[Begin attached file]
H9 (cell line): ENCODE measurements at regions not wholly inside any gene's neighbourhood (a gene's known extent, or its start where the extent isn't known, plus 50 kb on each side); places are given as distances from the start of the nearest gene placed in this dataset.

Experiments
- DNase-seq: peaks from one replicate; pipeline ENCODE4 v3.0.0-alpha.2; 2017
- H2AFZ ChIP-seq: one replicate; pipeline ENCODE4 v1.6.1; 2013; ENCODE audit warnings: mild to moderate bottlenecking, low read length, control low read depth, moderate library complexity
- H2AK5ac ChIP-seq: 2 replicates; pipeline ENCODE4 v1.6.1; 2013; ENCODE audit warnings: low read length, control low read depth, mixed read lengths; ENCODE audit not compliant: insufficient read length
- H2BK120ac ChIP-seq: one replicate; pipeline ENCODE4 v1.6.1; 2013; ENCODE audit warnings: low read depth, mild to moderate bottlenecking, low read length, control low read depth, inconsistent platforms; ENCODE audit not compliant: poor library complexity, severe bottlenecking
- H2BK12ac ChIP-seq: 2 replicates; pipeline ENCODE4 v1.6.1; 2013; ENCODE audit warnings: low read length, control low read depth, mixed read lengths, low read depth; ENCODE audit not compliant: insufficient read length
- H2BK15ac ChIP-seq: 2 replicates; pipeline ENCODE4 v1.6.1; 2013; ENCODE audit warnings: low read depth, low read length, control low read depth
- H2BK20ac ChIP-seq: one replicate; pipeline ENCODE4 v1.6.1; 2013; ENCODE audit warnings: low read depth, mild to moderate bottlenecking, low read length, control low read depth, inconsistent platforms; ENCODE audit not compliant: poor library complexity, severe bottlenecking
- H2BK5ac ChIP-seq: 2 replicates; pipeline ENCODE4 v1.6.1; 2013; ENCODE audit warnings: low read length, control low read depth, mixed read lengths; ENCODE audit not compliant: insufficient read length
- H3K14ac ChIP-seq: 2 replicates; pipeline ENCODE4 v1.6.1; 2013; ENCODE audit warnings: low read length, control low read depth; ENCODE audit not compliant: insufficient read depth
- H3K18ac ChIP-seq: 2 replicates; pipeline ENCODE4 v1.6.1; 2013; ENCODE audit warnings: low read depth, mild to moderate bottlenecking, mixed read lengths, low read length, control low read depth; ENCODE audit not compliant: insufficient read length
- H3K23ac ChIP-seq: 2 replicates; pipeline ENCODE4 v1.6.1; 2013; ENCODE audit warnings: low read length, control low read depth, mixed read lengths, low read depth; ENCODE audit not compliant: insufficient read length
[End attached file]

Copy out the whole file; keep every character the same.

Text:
H9 (cell line): ENCODE measurements at regions not wholly inside any gene's neighbourhood (a gene's known extent, or its start where the extent isn't known, plus 50 kb on each side); places are given as distances from the start of the nearest gene placed in this dataset.

Experiments
- DNase-seq: peaks from one replicate; pipeline ENCODE4 v3.0.0-alpha.2; 2017
- H2AFZ ChIP-seq: one replicate; pipeline ENCODE4 v1.6.1; 2013; ENCODE audit warnings: mild to moderate bottlenecking, low read length, control low read depth, moderate library complexity
- H2AK5ac ChIP-seq: 2 replicates; pipeline ENCODE4 v1.6.1; 2013; ENCODE audit warnings: low read length, control low read depth, mixed read lengths; ENCODE audit not compliant: insufficient read length
- H2BK120ac ChIP-seq: one replicate; pipeline ENCODE4 v1.6.1; 2013; ENCODE audit warnings: low read depth, mild to moderate bottlenecking, low read length, control low read depth, inconsistent platforms; ENCODE audit not compliant: poor library complexity, severe bottlenecking
- H2BK12ac ChIP-seq: 2 replicates; pipeline ENCODE4 v1.6.1; 2013; ENCODE audit warnings: low read length, control low read depth, mixed read lengths, low read depth; ENCODE audit not compliant: insufficient read length
- H2BK15ac ChIP-seq: 2 replicates; pipeline ENCODE4 v1.6.1; 2013; ENCODE audit warnings: low read depth, low read length, control low read depth
- H2BK20ac ChIP-seq: one replicate; pipeline ENCODE4 v1.6.1; 2013; ENCODE audit warnings: low read depth, mild to moderate bottlenecking, low read length, control low read depth, inconsistent platforms; ENCODE audit not compliant: poor library complexity, severe bottlenecking
- H2BK5ac ChIP-seq: 2 replicates; pipeline ENCODE4 v1.6.1; 2013; ENCODE audit warnings: low read length, control low read depth, mixed read lengths; ENCODE audit not compliant: insufficient read length
- H3K14ac ChIP-seq: 2 replicates; pipeline ENCODE4 v1.6.1; 2013; ENCODE audit warnings: low read length, control low read depth; ENCODE audit not compliant: insufficient read depth
- H3K18ac ChIP-seq: 2 replicates; pipeline ENCODE4 v1.6.1; 2013; ENCODE audit warnings: low read depth, mild to moderate bottlenecking, mixed read lengths, low read length, control low read depth; ENCODE audit not compliant: insufficient read length
- H3K23ac ChIP-seq: 2 replicates; pipeline ENCODE4 v1.6.1; 2013; ENCODE audit warnings: low read length, control low read depth, mixed read lengths, low read depth; ENCODE audit not compliant: insufficient read length